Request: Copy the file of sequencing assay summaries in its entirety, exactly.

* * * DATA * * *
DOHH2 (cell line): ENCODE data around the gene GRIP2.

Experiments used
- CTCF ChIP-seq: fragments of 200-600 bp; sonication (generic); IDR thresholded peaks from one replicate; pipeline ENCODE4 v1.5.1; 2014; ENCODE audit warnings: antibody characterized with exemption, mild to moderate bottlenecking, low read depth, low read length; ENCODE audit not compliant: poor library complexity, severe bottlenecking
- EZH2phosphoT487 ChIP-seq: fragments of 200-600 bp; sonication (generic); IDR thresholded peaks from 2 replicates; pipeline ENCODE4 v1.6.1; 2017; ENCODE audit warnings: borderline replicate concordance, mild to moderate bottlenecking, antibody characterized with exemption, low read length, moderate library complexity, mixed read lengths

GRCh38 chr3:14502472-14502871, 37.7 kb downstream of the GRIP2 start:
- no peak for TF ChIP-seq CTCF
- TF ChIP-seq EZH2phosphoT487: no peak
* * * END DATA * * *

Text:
DOHH2 (cell line): ENCODE data around the gene GRIP2.

Experiments used
- CTCF ChIP-seq: fragments of 200-600 bp; sonication (generic); IDR thresholded peaks from one replicate; pipeline ENCODE4 v1.5.1; 2014; ENCODE audit warnings: antibody characterized with exemption, mild to moderate bottlenecking, low read depth, low read length; ENCODE audit not compliant: poor library complexity, severe bottlenecking
- EZH2phosphoT487 ChIP-seq: fragments of 200-600 bp; sonication (generic); IDR thresholded peaks from 2 replicates; pipeline ENCODE4 v1.6.1; 2017; ENCODE audit warnings: borderline replicate concordance, mild to moderate bottlenecking, antibody characterized with exemption, low read length, moderate library complexity, mixed read lengths

GRCh38 chr3:14502472-14502871, 37.7 kb downstream of the GRIP2 start:
- no peak for TF ChIP-seq CTCF
- TF ChIP-seq EZH2phosphoT487: no peak